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Despite outrage, federal charges uncertain in Zimmerman case

Federal hate crimes laws require proof of racial motivation, legal experts say

Carol Cratty and Tom Cohen | 7/16/2013, 6 a.m.
In the emotional aftermath of the Trayvon Martin killing last year, Attorney General Eric Holder signaled the unlikelihood of filing ...
Attorney General Eric Holder delivers remarks at the Delta Sigma Theta Social Action luncheon. Trayvon Martin and possible federal charges against George Zimmerman are among his topics of discussion. CNN

— In the emotional aftermath of the Trayvon Martin killing last year, Attorney General Eric Holder signaled the unlikelihood of filing federal hate crimes charges against admitted shooter George Zimmerman.

"For a federal hate crime we have to prove the highest standard in the law," Holder said in April 2012, 45 days after Zimmerman shot the African American teenager in what was depicted by civil rights groups as a racially motivated killing.

In words that now sound prescient, Holder described to reporters that day how "something that was reckless, that was negligent does not meet that standard."

"We have to show that there was specific intent to do the crime with requisite state of mind," he said.

Zimmerman's acquittal of state murder and manslaughter charges on Saturday showed the Florida jury rejected that he intended to kill Martin for any reason, including the racial motivation necessary for federal charges that he violated Martin's civil rights.

The Department of Justice opened an investigation into the Zimmerman case last year, and a statement from the agency on Sunday said it was ongoing and will now include evidence and testimony from the Florida trial.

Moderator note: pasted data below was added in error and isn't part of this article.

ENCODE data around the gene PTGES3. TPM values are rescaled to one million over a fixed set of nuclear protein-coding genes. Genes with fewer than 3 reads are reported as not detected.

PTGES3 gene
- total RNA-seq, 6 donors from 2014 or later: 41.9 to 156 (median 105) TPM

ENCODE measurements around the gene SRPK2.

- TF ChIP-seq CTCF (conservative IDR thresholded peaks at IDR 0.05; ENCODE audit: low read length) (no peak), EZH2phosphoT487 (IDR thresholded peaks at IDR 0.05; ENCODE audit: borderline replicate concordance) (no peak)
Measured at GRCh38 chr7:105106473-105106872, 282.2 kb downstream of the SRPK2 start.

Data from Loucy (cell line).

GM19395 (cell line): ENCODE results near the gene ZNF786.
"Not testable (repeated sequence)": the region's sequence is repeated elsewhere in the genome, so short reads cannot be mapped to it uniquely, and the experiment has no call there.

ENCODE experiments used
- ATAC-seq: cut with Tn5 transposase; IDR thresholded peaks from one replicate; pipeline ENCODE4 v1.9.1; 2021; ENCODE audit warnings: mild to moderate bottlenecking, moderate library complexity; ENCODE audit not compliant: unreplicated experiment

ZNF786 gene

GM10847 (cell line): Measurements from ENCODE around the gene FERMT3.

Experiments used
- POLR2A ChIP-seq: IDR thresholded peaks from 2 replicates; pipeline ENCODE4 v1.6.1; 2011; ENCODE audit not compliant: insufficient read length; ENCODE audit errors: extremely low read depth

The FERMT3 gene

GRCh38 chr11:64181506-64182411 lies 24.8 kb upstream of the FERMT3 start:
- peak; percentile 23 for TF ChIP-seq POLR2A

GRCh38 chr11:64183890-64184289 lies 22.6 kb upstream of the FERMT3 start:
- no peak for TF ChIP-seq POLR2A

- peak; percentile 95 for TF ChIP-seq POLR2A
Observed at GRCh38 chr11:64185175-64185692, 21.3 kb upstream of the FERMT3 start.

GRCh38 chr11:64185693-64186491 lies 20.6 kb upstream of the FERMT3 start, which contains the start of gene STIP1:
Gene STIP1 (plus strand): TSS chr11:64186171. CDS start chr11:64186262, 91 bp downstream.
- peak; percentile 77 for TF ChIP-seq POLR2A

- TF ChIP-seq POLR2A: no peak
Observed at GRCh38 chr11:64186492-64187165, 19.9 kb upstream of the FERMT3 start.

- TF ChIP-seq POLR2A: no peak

Holder said in a speech on Monday that the Justice Department would "continue to act in a manner that is consistent with the facts and the law."

"Independent of the legal determination that will be made, I believe that this tragedy provides yet another opportunity for our nation to speak honestly about the complicated and emotionally charged issues that this case has raised. We must not - as we have too often in the past - let this opportunity pass," Holder said in prepared comments.

Separately, the White House said President Barack Obama would play no role in deciding whether federal charges are filed.

Obama spokesman Jay Carney said "cases are brought on the merits and the merits are evaluated by the professionals at the Department of Justice."

The president on Sunday called Martin's killing a tragedy for America, but said in a written statement that the jury had spoken. He acknowledged the case had "elicited strong passions," but urged "calm reflection."

Still, political pressure for a federal case is mounting.

Demonstrators around the country are calling for Zimmerman to be punished, and hundreds of thousands of people have signed online petitions by the National Association for the Advancement of Colored People (NAACP) that call for federal charges.

However, legal experts make the same point Holder did last year in saying the law limits the federal government's options.

Because Zimmerman is a private citizen, he can only be charged with a hate crime in terms of civil rights violations under federal law, said David Weinstein, a former federal prosecutor in Florida who now is in private practice.

To successfully prosecute Zimmerman, the Department of Justice would have to show that Zimmerman "caused the death of Trayvon Martin solely motivated by/because of his race or color," Weinstein told CNN in an e-mail, adding: "This element was absent from the state trial and quite frankly doesn't exist."